The 4 Steps to Breaking a Routine
There's no doubt about it, creating change is hard.
We like routine. It's predictable and requires minimal effort. Our brains thrive on well-worn thoughts and patterns that operate on autopilot.
However, there is a part of our brain that likes to stretch, grow, and try new things. The trick is to learn which tools are necessary for positive change so desired results can be achieved. Without new tools, behaviors, and habits the outcome will always be the same.
When we decide to set out on a new, better, healthier, more fulfilling path our brains often say, "Hold up. What's this? This is not the normal daily program.”
How do we override the neurological battle between our programmed brain and what we know we should do?
We change our mind, align our actions to what we really want, and incorporate some accountability. We do things differently.
Getting on the Same Page
Here are a few ways to get your brain to become an ally rather than a roadblock.
1. Get Clear About Why. A deep understanding about what's REALLY motivating you is imperative. Keep asking, "Why?" until you uncover what's underneath the desire to embark on change. Also, explore why this is important now. How will you feel when change has happened? How will your life be different or better?
2. Write It Down. Get your why out of your head and onto paper. If you'd prefer, use the memo/notepad function on your phone. Whichever method you choose, be sure it’s somewhere you will see it daily.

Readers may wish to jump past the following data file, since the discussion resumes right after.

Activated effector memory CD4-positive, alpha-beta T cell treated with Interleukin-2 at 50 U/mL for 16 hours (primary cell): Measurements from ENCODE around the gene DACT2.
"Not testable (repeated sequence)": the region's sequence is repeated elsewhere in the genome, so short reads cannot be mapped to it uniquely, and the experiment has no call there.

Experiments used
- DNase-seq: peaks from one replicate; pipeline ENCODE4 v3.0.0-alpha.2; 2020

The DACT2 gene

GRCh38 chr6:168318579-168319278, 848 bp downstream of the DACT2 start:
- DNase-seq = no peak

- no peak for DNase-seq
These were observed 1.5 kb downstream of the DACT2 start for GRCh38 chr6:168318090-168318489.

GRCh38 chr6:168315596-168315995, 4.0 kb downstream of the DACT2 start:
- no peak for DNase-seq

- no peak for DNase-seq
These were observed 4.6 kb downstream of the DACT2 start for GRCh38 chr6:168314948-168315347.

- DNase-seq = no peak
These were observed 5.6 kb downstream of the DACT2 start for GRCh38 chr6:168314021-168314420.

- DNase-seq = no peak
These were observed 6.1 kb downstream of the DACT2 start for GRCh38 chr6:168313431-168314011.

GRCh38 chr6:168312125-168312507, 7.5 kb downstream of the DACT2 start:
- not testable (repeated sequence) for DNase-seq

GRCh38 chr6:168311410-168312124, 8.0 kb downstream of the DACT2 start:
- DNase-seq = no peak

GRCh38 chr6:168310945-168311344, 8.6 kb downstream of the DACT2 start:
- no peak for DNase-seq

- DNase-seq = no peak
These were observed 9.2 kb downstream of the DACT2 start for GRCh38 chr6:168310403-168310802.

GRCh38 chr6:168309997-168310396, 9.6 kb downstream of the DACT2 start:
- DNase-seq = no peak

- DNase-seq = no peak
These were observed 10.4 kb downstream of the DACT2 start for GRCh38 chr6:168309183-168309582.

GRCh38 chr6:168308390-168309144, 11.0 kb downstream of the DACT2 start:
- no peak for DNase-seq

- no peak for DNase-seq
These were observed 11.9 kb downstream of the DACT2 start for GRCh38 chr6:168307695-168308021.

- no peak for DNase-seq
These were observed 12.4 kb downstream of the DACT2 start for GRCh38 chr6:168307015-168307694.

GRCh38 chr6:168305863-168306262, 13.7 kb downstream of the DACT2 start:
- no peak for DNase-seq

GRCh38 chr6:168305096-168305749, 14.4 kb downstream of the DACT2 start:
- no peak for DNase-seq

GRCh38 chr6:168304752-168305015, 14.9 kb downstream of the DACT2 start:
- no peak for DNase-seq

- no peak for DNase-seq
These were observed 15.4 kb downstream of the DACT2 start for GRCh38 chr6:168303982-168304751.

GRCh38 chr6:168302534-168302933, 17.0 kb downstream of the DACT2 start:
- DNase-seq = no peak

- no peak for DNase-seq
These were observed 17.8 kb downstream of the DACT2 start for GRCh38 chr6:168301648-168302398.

3. Accountability. Change, new habits, and accomplished goals do not happen overnight. It takes, time, practice, and patience. Having someone in your corner for support, mentoring, and encouragement is essential.
You can use a simple tracking system in a logbook or a productivity app on your phone. You can invite a spouse, partner, or friend to join you. You can hold one another accountable. You can join a program or work with a coach.
Having some form of accountability provides a built-in support structure when things get challenging or you just don't feel like doing it anymore.
4. Take it One Step at a Time. Begin with one change. Trying to completely overhaul everything in your life at one time is too disruptive. Being overwhelmed often leads to inaction. Start with one habit and get really good at it, then once it becomes part of your routine, move on to the next habit. Before you know it, small changes will turn into well-worn habits that create the outcome you desire.
If you have intentions for a better, healthier 2020 and know you'd like support, reach to our Health and Lifestyle Coach, Kelley Rakow for information on how to get started with W(h)ealth. Go now: https://mycwmanagement.com/whealth/
Information presented by W(h)ealth should not be relied upon to determine diet, make a medical diagnosis, or determine treatment for a medical condition. The information is not intended to replace a one-on-one relationship with a qualified health care professional and is not intended as medical advice. Consult a doctor and/or medical professional before making any health changes, especially any changes related to a specific diagnosis or condition.